Missouri Compromise Day is observed on March 3 each year and was established on this day in 1820 when the Missouri Compromise was approved by Congress. The Missouri Compromise was a law that kept a balance in the Senate between free states and slave states. This new piece of legislation was passed by the 16th United States Congress on March 3, 1820, and signed by President James Monroe on March 6 of the same year. Free states were the ones in which slavery had been abolished and slave states were those where slavery continued to be in practice. The Missouri Compromise, however, only lasted for 34 years. The end of this Compromise came to be as a result of the U.S. Civil War.
History of Missouri Compromise Day
The Missouri matter was brought into the discussion at the 15th Congress in 1819. The discussion ended in a stalemate, with the House taking an anti-slavery stance and the Senate taking a pro-slavery stance.
In 1820, amid the rising tensions over the issue of slavery, the U.S. Congress passed a law that proclaimed the state of Missouri to the Union as a slave state and Maine as a free state. The law banned slavery from the other Louisiana Purchase lands that were located north of the 36º 30’ parallel.
The Missouri Compromise was the name of this law. This law stayed in force for 34 years before it was repealed by the Kansas-Nebraska Act of 1854. In 1854, during the formation of Kansas and Nebraska Territories, Senator Stephen Douglas of Illinois proposed the Kansas-Nebraska Act, which stated that the settlers of each territory should decide on the issue of slavery for themselves. This was the principle of popular sovereignty. The controversial law effectively repealed the Missouri Compromise by allowing slavery in the region north of the 36º 30’ parallel. This sparked violence between the pro and anti-slavery settlers. The opposition to this Act led to the formation of the Republican Party, and the emergence of Douglas’s rival, a previously unknown lawyer named Abraham Lincoln.
In 1857, the Supreme Court ruled the Missouri compromise as unconstitutional in the Dred Scott case. These tensions led to the rise of the American Civil War, which people believed would either tear the union apart or lead to the formation of a new one.
Missouri Compromise Day timeline
The Missouri matter is brought into the discussion at the 15th Congress and the conversation ends in a stalemate.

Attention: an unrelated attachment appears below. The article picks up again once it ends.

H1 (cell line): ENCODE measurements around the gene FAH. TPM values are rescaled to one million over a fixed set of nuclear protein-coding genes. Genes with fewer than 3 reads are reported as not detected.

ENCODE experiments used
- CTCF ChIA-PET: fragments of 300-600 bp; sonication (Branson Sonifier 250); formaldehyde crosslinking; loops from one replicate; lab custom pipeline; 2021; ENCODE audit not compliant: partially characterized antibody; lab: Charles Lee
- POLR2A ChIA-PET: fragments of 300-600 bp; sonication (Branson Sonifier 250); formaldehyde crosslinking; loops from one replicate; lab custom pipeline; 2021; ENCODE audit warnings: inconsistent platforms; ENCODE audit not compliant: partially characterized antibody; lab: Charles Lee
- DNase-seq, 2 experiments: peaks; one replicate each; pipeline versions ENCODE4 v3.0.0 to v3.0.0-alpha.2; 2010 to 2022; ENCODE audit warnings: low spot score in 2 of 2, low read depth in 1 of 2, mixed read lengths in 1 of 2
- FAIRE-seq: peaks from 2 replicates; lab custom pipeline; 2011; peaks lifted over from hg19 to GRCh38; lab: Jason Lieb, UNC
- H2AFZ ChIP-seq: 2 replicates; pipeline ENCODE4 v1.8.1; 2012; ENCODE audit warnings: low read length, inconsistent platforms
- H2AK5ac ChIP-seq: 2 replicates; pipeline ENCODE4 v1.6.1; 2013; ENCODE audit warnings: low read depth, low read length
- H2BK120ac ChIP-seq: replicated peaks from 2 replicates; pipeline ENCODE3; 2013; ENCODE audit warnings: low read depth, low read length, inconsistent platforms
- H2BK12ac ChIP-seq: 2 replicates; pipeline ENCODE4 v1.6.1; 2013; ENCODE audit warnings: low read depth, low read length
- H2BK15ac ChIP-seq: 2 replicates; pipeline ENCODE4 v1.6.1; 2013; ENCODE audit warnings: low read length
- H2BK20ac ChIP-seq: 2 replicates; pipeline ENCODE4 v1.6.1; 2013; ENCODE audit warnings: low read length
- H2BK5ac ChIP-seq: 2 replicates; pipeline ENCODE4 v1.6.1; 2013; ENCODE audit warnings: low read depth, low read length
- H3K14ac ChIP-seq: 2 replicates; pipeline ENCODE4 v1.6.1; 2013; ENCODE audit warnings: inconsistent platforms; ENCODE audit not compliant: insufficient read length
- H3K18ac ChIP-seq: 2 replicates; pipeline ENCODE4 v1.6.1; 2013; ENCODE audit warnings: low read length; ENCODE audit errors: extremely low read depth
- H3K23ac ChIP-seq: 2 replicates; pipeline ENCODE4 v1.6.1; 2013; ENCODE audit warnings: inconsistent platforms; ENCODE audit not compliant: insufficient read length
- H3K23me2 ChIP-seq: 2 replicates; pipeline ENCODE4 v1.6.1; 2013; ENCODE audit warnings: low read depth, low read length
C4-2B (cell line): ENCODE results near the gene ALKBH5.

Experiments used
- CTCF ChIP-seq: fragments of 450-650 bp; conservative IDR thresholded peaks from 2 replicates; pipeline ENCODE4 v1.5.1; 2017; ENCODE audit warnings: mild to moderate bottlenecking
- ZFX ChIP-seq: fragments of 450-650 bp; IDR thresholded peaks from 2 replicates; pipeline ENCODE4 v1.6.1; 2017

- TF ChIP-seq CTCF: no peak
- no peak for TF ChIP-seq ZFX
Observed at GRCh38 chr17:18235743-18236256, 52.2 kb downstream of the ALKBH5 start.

This law is passed by Congress and proclaims Missouri as a slave state and Maine as a free state.
Senator Stephen Douglas of Illinois repeals the Missouri Compromise and states that the settlers of each territory should decide the issue of slavery for themselves.
The Supreme Court rules the Missouri Compromise to be unconstitutional in the Dred Scott case, leading to the start of the American Civil War.
Missouri Compromise Day FAQs
Why was the Missouri Compromise so important?
It maintained a delicate balance between free and slave states.
How did the Missouri Compromise create tension?
When Missouri requested admission to the union as a slave state, the balance between free and slave states was threatened, and this led to tension.
Why did the Missouri Compromise fail?
The Missouri Compromise failed because it led to an increase in sectionalism between the northern and southern states.
How To Observe Missouri Compromise Day
Read, read, read
When in doubt, read. Reading will give you more knowledge and insight into this day and the history of slavery in America.
Visit a history museum
Museums are sources of history that have been kept preserved for us over the years. Head to your nearest history museum to learn about your state’s stance on slavery.
Take a quiz
If you think you already know everything about U.S. history then take a quiz to prove it! Make sure to find a partner to face off against.
5 Facts About The Missouri Compromise
The Missouri Compromise was planned by Henry Clay
Clay, a senator from Kentucky, was the one to devise the Missouri Compromise.
Tension between free and slave states
Before the Missouri Compromise was passed, there was a lot of tension between the slave states and the free states in the U.S.
The Missouri Compromise Line was born
The invisible line that divided America into slave states in the South and free states in the North was called the Missouri Compromise Line.
Missouri and Maine gained official state status
In 1821, Missouri and Maine became the 23rd and 24tth official states.
The 14th Amendment abolished slavery
Passed in 1865, after the end of the Civil War, this amendment helped abolish slavery in the U.S. once and for all.
Why Missouri Compromise Day is Important
We learn about our history
The Missouri Compromise is important because it reminds us of our journey to a land of freedom for all. It marks a significant period in our nation’s history.
It honors the contributions of many
Remembering these historical events which went on to help abolish slavery is crucial. This is how we pay tribute to the important work done by others before us.
It gives us insight into politics
As citizens of this country, it is essential to have an understanding of the various historical moments the country went through to be what it is today. It helps us understand politics and the things that motivate people.
Missouri Compromise Day dates